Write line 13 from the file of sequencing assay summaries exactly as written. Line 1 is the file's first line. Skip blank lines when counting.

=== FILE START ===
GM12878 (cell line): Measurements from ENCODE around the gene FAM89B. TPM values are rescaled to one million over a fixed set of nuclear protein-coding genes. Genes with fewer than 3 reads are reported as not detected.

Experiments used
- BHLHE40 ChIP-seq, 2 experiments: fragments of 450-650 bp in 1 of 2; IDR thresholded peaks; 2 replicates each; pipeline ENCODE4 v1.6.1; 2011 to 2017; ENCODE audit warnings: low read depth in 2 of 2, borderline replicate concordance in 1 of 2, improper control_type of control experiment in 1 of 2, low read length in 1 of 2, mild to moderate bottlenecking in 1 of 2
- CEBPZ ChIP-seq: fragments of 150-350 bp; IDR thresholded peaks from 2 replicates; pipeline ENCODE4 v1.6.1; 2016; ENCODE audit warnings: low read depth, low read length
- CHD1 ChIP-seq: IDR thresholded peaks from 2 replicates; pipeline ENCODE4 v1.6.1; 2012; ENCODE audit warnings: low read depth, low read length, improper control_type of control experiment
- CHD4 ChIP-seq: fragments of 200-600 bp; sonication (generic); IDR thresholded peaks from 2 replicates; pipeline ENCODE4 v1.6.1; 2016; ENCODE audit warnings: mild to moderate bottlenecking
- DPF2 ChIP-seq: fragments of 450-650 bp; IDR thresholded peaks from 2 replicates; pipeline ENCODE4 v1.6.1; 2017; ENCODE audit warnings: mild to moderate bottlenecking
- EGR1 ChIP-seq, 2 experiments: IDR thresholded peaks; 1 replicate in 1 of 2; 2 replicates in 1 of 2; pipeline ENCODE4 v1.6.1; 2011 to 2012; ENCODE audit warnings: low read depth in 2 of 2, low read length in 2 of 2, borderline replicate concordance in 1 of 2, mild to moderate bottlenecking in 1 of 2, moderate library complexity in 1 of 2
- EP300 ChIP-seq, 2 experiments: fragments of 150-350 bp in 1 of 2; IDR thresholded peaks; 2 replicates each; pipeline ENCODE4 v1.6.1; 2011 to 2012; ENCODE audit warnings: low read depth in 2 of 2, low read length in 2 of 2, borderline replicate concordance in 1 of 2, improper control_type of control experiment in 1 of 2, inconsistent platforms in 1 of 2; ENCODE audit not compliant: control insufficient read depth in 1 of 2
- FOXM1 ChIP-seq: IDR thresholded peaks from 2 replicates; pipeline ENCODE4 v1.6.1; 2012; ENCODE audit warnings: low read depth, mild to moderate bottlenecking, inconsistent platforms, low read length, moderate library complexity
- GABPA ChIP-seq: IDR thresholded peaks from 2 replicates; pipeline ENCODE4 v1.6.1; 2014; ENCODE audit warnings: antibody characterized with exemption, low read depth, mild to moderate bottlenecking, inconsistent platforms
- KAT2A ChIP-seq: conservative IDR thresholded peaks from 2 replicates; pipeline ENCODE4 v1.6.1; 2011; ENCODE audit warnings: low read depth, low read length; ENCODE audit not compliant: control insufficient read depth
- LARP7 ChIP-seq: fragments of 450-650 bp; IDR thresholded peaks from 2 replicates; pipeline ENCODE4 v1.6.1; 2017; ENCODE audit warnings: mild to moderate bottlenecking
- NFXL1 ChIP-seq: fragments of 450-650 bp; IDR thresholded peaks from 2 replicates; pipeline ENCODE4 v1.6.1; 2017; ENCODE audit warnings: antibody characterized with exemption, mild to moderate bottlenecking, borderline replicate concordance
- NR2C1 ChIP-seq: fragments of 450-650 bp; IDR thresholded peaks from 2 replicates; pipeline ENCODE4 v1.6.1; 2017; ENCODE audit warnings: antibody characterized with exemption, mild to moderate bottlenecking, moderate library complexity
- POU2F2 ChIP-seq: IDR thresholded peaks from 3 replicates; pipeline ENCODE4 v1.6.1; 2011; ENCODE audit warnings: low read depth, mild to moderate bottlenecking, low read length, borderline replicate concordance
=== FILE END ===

- LARP7 ChIP-seq: fragments of 450-650 bp; IDR thresholded peaks from 2 replicates; pipeline ENCODE4 v1.6.1; 2017; ENCODE audit warnings: mild to moderate bottlenecking